(3)The law of diminishing marginal utility.Although economists assume that consumers always prefer more of a thing to less of it, they also realize that the increased satisfaction gained from having more of a good depends on how much we have already consumed. As more and more of something is available to you, the additional utility you could get from having even more gets smaller and smaller – the 10th candy bar doesn’t taste as good as the first one and so brings less marginal utility. Thus, the more of something you already have, the less important it is to you to get even more of it. If unlimited amounts are available, then the marginal utility (the extra utility from having more) drops all the way to zero.What we’re talking about is called the law or principle of diminishing marginal utility.

The law of diminishing marginal utilitystates that the marginal utility of a good or service decreases/declines as consumption of that good or service increases, holding consumption of all other goods fixed.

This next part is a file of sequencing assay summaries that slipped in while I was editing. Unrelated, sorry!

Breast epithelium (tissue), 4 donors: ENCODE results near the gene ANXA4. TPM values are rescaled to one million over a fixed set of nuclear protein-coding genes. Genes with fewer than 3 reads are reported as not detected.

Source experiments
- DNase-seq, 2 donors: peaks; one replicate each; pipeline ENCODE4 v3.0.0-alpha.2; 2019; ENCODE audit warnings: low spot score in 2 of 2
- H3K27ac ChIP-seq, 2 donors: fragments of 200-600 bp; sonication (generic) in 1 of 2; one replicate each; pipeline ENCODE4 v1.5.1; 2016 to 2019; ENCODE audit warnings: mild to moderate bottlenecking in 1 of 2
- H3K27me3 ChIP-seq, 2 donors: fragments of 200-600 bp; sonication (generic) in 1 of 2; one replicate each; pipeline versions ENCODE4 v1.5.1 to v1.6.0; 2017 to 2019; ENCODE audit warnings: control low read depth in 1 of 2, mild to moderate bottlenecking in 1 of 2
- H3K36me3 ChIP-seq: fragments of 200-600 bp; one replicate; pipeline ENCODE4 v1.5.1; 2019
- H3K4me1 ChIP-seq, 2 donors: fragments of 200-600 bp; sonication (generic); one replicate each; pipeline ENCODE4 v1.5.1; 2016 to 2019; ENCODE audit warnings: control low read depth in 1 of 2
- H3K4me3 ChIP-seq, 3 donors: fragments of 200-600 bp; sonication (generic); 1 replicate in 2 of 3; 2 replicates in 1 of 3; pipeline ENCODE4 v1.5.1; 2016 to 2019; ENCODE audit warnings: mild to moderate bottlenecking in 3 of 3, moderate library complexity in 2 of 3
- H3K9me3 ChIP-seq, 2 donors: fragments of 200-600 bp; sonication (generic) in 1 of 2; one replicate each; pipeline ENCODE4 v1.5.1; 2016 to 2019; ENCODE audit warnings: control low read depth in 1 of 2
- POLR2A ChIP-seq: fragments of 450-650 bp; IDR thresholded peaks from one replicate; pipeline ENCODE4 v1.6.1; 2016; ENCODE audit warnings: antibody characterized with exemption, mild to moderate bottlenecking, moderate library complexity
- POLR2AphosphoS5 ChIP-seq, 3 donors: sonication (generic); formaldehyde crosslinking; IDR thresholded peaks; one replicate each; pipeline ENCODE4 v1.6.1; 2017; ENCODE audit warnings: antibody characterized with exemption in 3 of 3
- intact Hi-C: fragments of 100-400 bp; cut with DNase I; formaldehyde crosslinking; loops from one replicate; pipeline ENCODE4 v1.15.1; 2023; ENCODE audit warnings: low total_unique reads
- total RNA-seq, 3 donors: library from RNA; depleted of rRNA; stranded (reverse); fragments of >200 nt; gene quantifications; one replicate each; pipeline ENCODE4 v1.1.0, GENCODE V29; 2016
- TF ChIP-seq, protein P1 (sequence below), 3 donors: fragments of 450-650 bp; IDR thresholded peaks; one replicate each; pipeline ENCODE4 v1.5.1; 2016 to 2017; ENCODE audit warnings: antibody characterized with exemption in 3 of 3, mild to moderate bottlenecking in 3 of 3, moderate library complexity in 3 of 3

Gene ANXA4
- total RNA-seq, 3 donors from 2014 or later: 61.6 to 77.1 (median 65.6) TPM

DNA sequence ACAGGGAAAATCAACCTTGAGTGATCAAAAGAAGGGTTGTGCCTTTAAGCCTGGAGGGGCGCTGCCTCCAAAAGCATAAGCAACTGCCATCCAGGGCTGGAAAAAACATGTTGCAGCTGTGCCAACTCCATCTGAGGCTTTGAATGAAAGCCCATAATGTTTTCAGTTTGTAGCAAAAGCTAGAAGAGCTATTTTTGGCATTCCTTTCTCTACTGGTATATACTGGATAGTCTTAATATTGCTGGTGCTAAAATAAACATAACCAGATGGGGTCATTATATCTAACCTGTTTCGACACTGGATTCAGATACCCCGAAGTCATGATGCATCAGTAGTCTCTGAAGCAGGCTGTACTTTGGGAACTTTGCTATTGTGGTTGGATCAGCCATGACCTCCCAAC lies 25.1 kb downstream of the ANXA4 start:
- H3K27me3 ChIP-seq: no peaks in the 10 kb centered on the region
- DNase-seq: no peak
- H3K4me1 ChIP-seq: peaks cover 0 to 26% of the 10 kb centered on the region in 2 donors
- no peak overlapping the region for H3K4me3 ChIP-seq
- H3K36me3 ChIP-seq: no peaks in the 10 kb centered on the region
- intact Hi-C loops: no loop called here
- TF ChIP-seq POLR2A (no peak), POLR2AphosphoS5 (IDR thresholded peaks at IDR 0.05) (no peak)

(4) Marginal utility, market price, and economic value. The concept of marginal utility grew out of attempts by economists to explain the determination of price. If you expect the marginal utility to be zero you won’t pay anything for it. If you think about it you’ll realize that the price you would be willing to pay for an additional something reflects the importance of that additional something to you. If you think you’re going to gain a lot of additional satisfaction from whatever you’re thinking of buying, then you’ll be willing to pay a high price. Right? But if you think you’ll gain only a little from it, you’ll buy it only if the price is low.

We’re into an important concept in economics now. It’s this: the price you would be willing to pay for something (that is the economic value of that something to you) is never determined by the “total usefulness” of it. The value is determined by how useful it would be for you to have more of it than you already have. In terms of economics, it means that the economic value of a good is directly related to the subjective marginal utility derived from that good in a given period of time, taking into account its scarcity. Thus, water has utility but little market value (market price), since it is generally not scarce.

(5) Think marginally. Intuitively, all intelligent people think marginally, more or less. To “think marginally” means to think in terms of additional costs and benefits your decision whether to do a little more or a little less of something involves. Put most simply, what is relevant to any decision is what is gained or lost depending on how the decision is made.

As long as “the marginal return” (utility, profit) you’re getting is worth more to you than “the marginal effort” (costs, pains) you’re spending, you’re doing just fine.